Almost everyone is familiar with the "tortured artist" stereotype: the idea that a creative person produces great work when they suffer emotionally, or, that every great artist is always melancholic and depressed in some way. I've heard people discuss Vincent Van Gogh's depression in a positive light, saying that if he hadn't been so miserable, we wouldn't have such wonders as Starry Night, and so on. I wholeheartedly reject this idea. Personally, I would rather Van Gogh not have been depressed and suicidal than Van Gogh create beautiful art. But I don't believe those things are mutually exclusive, either.

I do think that there is great value in art that stems from sadness. And mentally ill artists can create things influenced by their mental illness, which can then help other mentally ill people in the future. But I still believe that the best possible art does not have to grow out of misery. And we shouldn't treat misery as the greatest source of art.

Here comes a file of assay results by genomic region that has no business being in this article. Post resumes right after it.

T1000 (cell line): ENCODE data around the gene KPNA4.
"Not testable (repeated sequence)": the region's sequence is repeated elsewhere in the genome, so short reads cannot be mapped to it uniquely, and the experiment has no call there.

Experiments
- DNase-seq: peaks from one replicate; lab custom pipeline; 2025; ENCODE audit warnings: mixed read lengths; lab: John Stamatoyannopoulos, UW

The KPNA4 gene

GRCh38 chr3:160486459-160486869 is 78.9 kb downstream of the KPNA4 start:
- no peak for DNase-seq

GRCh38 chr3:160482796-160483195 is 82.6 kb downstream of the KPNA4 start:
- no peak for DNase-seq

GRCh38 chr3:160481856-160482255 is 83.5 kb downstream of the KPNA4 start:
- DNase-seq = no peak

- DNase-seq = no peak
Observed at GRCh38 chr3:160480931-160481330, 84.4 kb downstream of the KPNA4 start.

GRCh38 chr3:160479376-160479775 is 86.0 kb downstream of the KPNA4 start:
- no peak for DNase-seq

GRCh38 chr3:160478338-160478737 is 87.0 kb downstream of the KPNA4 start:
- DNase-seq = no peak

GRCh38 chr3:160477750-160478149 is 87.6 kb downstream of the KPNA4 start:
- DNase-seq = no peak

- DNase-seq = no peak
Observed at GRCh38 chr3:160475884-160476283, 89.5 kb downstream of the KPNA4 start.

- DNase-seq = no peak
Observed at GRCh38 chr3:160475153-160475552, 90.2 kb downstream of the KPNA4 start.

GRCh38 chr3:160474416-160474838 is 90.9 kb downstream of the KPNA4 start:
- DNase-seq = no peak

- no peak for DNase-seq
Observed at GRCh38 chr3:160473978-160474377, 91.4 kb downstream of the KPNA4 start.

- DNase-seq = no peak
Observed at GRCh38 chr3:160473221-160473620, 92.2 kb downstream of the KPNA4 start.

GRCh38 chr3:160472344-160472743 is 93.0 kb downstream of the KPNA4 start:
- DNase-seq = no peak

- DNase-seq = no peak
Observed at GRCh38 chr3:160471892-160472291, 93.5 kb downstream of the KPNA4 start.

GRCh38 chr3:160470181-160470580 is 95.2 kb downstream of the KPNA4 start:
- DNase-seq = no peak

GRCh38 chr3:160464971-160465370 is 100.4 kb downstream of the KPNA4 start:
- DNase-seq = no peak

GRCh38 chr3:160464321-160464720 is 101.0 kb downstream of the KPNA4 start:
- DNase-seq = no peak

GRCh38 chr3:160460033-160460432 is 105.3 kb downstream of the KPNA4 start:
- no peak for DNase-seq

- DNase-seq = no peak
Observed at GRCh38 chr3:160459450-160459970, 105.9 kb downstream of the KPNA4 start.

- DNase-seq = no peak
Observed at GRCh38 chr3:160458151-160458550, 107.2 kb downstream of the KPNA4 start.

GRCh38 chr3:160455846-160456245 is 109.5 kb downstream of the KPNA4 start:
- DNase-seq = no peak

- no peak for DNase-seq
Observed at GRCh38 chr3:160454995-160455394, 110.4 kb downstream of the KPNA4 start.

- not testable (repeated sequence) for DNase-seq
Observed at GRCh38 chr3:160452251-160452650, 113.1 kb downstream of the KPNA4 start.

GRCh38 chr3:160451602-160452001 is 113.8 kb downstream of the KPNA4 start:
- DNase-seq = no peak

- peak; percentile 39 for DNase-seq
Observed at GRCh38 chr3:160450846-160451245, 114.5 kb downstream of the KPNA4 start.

Human life is more valuable than human art. That isn't to say that art isn't a a wonderful thing--it is, but the people who create it are more wonderful. One pretty painting does not have the same power as the human being who painted it. It's just pigment on canvas. Pencil on paper. You are a living, breathing person. You have more to offer the world than what a piece of art has to offer. You are more important.

Creativity and depression do not go hand in hand. They are not the same. No artist should feel the need to subject themselves to a certain amount of suffering to produce art because they think it might help them make better art. Maybe some of the best poetry I write comes from when I'm sad, but I can still write when I'm not sad. My creativity is not magically activated when I am depressed.

The truth is, for creative people who are depressed, sometimes continuing to push yourself to create art will only make you more depressed. Sometimes the best thing you can do for yourself is to take time to heal. I can say without a doubt that my depression does not make me a better artist or writer. It stops me from doing those things entirely. It stops me from believing in them, and believing in my ability to create something that has meaning.

I know I can't speak for every creative person with depression, but I can speak for myself. And I'd rather be happy.